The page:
The Magazine

President Putin's Third Term

Russia is a democracy in name only.

Aug 20, 2007, Vol. 12, No. 46 • By REUBEN F. JOHNSON
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Americans might be pardoned for thinking that the presidential race is an out-of-control, ever-lengthening marathon. But defects in our presidential selection process are trivial in comparison with the sinister pantomime that is the March 2008 Russian presidential election.

Under the rule of President Vladimir Putin, political scientists and Kremlin spokesmen have had to invent new terms to describe Russia's system of government. When Putin assumed power in 2000, Russia was said to be a "managed democracy." This was a kinder, gentler label than Putin's own. The former secret policeman had at first declared that his would be a "dictatorship of the law." Unfortunately, he was right, and the emphasis increasingly has been on the dictatorship rather than the law. What was once "managed democracy" is now officially deemed "sovereign democracy."

This "Kremlin coinage," as Masha Lipman of the Carnegie Endowment puts it, "conveys two messages: first, that Russia's regime is democratic and, second, that this claim must be accepted, period. Any attempt at verification will be regarded as unfriendly and as meddling in Russia's domestic affairs." In other words, questioning Russia's pretense to being democratic will be greeted as an intolerable attack on Russia's sovereignty.

Russian spokesmen and the Kremlin's professional spinmeisters take full advantage of the fact that the average person elsewhere is largely ignorant of what takes place inside Russia. They try to present the manner in which "sovereign democracy" is practiced in Russia as being just like democracy elsewhere. But it isn't. Kremlin propagandists have to work overtime to maintain the illusion.

Back in early June on WAMU's Diane Rehm talk show, Andrei Sitov, the Washington-based representative for Russia's government-owned and controlled ITAR-TASS news service (and himself a government spokesman pretending to be a correspondent), portrayed the Russian election as analogous to the U.S. race. "There are two frontrunners now," he stated, "the two First Deputy Prime Ministers [Sergei Ivanov and Dmitri Medvedev]. An intriguing possibility is that [Putin] will say 'I endorse both--you choose'--the Russian people choose." Sitov went on to explain how these two would be promoting themselves to the Russian electorate just as American presidential candidates would do after the two parties have completed their nomination process.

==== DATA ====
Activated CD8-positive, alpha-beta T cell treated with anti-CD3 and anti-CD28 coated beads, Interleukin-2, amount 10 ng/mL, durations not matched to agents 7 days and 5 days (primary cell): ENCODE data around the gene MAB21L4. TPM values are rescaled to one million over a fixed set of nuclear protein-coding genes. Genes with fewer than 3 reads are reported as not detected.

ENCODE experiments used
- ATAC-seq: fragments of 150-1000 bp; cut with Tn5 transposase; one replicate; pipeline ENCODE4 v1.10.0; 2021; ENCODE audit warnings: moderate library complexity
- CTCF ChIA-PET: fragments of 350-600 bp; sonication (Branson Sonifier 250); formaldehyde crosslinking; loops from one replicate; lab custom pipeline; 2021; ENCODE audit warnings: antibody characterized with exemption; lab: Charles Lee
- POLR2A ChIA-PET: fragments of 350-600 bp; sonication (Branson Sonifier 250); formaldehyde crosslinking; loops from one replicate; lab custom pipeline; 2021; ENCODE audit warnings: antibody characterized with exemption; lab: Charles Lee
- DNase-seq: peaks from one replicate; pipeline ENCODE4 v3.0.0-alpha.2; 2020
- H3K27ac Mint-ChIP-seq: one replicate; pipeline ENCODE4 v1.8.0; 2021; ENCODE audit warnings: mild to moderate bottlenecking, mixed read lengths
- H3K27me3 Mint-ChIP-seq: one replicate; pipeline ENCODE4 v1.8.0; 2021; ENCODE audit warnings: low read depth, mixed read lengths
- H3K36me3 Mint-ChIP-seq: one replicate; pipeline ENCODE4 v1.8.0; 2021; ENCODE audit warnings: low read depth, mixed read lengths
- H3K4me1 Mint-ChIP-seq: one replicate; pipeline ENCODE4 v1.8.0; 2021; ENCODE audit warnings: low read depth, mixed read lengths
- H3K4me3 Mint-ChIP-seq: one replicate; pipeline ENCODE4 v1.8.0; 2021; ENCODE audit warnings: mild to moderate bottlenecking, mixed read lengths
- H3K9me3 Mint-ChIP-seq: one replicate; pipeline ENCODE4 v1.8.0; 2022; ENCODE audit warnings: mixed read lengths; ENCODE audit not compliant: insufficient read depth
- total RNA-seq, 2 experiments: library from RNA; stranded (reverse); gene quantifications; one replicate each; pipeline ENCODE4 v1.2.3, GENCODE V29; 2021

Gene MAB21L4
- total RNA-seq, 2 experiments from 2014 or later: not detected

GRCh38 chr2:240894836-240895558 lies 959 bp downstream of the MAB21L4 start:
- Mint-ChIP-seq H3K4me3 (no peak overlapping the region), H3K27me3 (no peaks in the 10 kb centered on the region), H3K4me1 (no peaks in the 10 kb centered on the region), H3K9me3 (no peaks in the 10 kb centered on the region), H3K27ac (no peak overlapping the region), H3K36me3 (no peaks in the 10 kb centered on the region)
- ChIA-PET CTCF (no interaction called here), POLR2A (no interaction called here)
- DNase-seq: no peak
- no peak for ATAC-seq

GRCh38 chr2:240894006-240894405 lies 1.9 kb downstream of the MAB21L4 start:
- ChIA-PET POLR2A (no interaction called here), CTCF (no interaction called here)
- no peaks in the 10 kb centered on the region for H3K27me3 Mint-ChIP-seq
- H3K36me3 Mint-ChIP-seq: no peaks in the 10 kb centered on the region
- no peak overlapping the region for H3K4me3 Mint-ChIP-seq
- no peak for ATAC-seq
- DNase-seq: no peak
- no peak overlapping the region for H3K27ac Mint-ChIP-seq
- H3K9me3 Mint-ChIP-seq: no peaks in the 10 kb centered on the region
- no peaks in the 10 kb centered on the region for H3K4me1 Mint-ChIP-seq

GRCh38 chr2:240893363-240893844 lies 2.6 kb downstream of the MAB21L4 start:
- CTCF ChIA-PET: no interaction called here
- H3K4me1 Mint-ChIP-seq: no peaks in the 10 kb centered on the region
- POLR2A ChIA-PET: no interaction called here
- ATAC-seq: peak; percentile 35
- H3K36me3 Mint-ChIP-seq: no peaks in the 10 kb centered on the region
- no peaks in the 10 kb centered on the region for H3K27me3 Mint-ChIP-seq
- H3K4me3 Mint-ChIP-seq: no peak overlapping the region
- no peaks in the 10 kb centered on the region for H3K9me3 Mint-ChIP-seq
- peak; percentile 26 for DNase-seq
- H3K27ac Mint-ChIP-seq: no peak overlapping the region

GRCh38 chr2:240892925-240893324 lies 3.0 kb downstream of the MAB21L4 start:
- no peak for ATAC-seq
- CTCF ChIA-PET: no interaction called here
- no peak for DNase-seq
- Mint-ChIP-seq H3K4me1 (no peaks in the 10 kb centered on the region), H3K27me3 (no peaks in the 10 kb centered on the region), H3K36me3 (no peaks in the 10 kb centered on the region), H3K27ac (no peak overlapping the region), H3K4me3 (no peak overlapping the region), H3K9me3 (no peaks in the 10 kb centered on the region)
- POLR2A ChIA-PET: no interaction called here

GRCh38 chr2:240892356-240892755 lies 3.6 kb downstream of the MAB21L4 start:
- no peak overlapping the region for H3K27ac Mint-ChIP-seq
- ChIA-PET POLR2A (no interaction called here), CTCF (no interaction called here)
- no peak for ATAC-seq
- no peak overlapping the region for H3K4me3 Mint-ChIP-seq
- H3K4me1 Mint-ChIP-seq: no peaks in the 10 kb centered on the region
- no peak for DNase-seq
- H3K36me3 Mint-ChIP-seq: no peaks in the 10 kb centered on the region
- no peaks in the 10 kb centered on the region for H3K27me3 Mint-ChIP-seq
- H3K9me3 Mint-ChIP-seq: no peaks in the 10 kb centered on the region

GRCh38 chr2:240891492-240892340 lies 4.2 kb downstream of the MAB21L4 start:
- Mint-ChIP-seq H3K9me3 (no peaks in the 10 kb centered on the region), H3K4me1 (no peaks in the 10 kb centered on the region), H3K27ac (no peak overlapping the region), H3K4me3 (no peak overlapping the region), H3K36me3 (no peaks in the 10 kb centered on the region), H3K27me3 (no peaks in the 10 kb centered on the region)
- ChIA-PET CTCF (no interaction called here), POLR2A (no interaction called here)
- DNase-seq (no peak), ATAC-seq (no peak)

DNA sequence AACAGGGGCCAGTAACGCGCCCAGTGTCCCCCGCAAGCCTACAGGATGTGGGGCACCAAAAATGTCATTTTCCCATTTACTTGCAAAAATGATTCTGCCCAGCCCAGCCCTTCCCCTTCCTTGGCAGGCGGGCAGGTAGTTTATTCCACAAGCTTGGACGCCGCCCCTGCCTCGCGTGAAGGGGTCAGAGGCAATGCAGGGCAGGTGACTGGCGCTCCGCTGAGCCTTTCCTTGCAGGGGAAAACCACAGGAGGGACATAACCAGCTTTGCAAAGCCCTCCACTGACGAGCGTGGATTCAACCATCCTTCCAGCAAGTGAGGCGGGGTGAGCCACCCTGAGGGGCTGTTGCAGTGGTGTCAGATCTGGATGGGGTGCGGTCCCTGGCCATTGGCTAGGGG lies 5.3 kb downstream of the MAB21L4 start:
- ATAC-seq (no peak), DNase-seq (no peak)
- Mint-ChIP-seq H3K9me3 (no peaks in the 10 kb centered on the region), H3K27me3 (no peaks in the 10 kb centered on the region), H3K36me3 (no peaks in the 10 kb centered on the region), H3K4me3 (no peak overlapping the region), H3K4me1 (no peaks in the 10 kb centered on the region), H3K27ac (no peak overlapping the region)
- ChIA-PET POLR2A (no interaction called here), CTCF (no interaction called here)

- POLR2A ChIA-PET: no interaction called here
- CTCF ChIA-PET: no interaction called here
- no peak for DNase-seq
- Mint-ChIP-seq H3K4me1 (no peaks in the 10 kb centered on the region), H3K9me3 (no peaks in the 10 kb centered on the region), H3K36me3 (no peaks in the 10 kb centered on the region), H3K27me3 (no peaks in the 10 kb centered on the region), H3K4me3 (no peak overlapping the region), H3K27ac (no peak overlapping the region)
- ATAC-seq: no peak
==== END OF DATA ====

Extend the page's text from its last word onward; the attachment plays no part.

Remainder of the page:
At which point the U.S. commentators cried foul, explaining that Medvedev, a St. Petersburg lawyer and former head of Putin's administration, and Ivanov, the former defense minister and an old KGB crony of Putin's, are members of the same ruling cabal that has been progressively tightening its grip on Russia.

A comparable situation in America, clarified Stanford's Michael McFaul, would be "if George W. Bush decided that Karl Rove and Condoleezza Rice would be the two candidates and all opposition Democratic candidates would not be allowed to run. Second, all of the television stations from which Russians get their political news are either owned or controlled by the state. These are the reforms that Putin has instituted as president of Russia."

Unfortunately, this type of debate takes place only too rarely, and when it does, it's almost always somewhere outside of Russia. One of the few who has spoken out is the well-known reform politician Boris Nemtsov, who was a deputy prime minister under Boris Yeltsin and later served as an adviser to Ukrainian president Viktor Yushchenko during the Orange Revolution. In a piece that he wrote last week for Russia's respected Vedomosti newspaper, Nemtsov pulled no punches: